How to Securely Rebuild After Your Identity Has Been Stolen


When you find out that your identity has been stolen,  you may feel angry and as though you have been violated in a way. Getting life back to normal again can seem very daunting; however, don’t let the process overwhelm you. If you break things down into smaller tasks, recovering from an identity theft can be a little less complicated than you may think. Keep in mind the following steps to start the process of rebuilding after an identity theft.

  • Issue a Fraud Alert – A fraud alert can be placed on your credit report to help protect you from the ongoing problems of identity theft. Having a fraud alert placed on your credit file means your creditors will have to contact you and talk to you directly before credit is issued or a charge is authorized. There are two types of fraud alerts—one is temporary and one is more “permanent” lasting up to seven years. If you know your identity has been stolen, taking advantage of the seven-year alert makes sense.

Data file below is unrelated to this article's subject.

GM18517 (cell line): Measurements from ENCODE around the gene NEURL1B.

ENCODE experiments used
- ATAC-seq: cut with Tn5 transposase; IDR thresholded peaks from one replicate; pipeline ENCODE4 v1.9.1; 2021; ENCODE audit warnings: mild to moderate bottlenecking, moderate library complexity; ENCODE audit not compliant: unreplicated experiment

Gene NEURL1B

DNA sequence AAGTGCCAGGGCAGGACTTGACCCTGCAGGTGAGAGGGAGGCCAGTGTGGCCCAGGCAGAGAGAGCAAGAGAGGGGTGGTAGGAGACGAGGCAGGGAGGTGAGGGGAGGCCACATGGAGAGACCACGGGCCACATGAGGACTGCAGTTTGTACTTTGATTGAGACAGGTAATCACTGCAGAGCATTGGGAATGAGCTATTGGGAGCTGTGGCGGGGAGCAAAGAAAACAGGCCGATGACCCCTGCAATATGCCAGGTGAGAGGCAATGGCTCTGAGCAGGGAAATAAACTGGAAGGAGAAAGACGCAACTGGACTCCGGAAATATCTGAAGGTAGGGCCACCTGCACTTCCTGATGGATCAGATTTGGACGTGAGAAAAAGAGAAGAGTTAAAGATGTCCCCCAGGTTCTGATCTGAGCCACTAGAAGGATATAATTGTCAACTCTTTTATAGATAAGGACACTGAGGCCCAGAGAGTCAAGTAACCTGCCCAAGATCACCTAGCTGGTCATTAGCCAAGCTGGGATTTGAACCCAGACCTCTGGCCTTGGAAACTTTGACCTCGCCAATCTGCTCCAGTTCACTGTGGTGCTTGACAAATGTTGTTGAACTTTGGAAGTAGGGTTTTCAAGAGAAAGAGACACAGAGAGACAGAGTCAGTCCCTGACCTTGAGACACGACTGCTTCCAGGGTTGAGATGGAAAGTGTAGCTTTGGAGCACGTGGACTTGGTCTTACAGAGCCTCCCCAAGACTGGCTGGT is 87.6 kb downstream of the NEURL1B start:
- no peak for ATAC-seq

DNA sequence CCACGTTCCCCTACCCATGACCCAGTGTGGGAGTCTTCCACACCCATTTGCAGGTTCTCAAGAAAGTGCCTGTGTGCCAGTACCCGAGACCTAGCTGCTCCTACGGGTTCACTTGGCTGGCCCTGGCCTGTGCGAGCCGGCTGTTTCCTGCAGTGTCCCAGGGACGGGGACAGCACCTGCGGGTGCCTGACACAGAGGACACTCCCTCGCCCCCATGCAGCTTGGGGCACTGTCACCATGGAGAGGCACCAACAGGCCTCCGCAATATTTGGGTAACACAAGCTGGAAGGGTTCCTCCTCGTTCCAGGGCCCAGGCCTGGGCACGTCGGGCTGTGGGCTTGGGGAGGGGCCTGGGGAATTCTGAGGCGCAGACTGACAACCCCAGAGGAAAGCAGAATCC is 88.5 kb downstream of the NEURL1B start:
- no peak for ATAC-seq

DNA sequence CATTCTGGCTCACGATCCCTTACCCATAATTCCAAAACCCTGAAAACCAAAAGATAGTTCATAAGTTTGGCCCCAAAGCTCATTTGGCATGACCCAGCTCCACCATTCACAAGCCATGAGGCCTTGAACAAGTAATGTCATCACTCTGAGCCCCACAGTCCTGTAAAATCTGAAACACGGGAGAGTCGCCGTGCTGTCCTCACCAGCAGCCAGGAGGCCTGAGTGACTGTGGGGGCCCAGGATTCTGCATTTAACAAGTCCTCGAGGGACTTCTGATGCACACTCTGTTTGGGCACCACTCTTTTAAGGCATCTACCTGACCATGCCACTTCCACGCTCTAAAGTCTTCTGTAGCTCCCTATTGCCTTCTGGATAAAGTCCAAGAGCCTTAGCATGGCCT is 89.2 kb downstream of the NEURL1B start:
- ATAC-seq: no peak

• File an Identity Theft Report – This report is filed with the police and government agencies. It is a statement in your own words explaining what happened in regards to your identity theft case. This is where you also share information about what accounts are not yours and which charges you did not make. There will also be information reported about your passport and birth certificate—preventing a thief from traveling using your name.
  • Keep Vigilant – Keep an eye on your credit file. This may mean pulling your credit report on a monthly basis, or you may want to invest in a credit monitoring service (ProtectMyID is one such service). This may take time, but it is worth it if it can help you prevent further charges and issues cropping up in the future.
  • Cautiously Rebuild – You probably had to cancel your credit cards and make other changes in your credit usage—especially if your identity was “trashed” by a thief. It may be difficult, but you need to start taking steps to rebuild your credit. Talk to your bank or credit union and find out what it would take to get a small credit card in your name again.

These steps may help you get over the actual identity theft itself; however, you may still be facing some difficulties dealing with the issue emotionally. Do not be afraid to seek help for this as well. Talking with a professional may be a good idea. After all, identity theft is a highly personal crime and there is no need for the thief to “steal” your overall sense of well-being also!


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